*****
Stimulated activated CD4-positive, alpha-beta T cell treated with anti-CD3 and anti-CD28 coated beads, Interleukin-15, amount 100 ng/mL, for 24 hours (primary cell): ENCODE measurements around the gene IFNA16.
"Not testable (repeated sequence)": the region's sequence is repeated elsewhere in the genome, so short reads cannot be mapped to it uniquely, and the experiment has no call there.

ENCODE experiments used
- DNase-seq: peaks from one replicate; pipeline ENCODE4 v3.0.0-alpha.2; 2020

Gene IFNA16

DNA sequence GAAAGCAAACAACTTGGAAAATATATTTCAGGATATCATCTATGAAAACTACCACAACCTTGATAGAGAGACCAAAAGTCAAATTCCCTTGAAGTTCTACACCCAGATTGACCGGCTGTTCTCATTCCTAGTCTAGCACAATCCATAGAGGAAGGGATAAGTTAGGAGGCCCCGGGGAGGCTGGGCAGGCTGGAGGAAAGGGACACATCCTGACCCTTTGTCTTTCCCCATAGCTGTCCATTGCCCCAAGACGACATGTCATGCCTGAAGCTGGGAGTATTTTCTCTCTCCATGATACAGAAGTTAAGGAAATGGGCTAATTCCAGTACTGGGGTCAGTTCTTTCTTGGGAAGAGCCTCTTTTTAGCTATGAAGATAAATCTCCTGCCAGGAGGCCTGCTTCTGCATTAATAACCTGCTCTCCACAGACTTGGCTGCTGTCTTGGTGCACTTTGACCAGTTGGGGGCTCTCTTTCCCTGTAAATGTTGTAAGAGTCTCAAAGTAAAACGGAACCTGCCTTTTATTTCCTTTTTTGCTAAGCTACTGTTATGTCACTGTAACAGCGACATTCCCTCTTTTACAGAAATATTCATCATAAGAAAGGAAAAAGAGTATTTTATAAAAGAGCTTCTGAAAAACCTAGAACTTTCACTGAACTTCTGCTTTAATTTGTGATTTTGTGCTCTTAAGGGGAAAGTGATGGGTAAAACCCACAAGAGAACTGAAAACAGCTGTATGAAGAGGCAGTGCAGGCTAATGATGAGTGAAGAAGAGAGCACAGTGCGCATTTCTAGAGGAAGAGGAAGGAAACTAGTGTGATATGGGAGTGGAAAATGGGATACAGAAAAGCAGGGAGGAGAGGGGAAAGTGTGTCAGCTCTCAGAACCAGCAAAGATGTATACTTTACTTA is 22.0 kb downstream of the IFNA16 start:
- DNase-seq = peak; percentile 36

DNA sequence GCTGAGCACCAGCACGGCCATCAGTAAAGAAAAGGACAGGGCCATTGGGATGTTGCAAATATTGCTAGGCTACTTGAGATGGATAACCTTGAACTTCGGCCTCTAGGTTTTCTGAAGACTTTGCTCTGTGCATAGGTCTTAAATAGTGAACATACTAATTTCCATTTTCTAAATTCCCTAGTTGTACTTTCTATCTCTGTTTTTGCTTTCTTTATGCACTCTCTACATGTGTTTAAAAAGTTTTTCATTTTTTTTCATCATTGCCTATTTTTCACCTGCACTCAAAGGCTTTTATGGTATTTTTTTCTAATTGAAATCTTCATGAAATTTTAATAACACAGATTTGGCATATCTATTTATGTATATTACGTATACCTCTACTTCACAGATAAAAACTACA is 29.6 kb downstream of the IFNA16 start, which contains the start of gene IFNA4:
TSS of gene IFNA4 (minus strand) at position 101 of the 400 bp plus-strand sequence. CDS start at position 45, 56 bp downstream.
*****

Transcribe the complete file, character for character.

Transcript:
Stimulated activated CD4-positive, alpha-beta T cell treated with anti-CD3 and anti-CD28 coated beads, Interleukin-15, amount 100 ng/mL, for 24 hours (primary cell): ENCODE measurements around the gene IFNA16.
"Not testable (repeated sequence)": the region's sequence is repeated elsewhere in the genome, so short reads cannot be mapped to it uniquely, and the experiment has no call there.

ENCODE experiments used
- DNase-seq: peaks from one replicate; pipeline ENCODE4 v3.0.0-alpha.2; 2020

Gene IFNA16

DNA sequence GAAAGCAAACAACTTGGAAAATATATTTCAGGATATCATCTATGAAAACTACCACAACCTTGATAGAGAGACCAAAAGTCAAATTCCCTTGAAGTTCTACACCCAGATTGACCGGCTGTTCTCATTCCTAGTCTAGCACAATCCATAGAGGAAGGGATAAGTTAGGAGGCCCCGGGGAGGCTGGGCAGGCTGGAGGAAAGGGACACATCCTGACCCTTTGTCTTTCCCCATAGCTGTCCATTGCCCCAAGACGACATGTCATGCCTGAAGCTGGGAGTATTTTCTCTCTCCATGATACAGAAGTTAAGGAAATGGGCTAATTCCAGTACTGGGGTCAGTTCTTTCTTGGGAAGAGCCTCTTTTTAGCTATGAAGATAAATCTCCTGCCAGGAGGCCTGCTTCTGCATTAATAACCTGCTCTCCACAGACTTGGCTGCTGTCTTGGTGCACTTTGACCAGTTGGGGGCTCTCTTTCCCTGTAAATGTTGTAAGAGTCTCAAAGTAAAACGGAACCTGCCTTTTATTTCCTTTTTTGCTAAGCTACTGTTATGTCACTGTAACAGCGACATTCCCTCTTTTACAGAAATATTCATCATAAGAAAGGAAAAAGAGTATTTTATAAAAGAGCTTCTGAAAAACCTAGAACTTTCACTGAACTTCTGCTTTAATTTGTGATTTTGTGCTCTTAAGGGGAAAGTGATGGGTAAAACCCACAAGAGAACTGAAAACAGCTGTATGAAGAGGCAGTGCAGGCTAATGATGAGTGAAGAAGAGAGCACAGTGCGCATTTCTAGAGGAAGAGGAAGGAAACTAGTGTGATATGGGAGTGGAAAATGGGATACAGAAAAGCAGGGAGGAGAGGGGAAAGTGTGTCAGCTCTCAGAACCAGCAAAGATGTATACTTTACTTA is 22.0 kb downstream of the IFNA16 start:
- DNase-seq = peak; percentile 36

DNA sequence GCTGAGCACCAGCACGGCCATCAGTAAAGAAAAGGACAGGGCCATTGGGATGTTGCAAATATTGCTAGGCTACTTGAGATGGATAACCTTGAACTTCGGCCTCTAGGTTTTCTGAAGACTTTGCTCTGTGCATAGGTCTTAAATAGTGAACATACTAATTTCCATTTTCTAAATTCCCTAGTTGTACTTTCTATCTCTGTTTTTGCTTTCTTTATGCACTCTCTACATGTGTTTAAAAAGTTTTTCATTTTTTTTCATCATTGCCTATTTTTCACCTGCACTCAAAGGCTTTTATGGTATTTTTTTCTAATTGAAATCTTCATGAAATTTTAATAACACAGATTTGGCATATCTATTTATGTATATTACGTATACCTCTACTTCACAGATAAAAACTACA is 29.6 kb downstream of the IFNA16 start, which contains the start of gene IFNA4:
TSS of gene IFNA4 (minus strand) at position 101 of the 400 bp plus-strand sequence. CDS start at position 45, 56 bp downstream.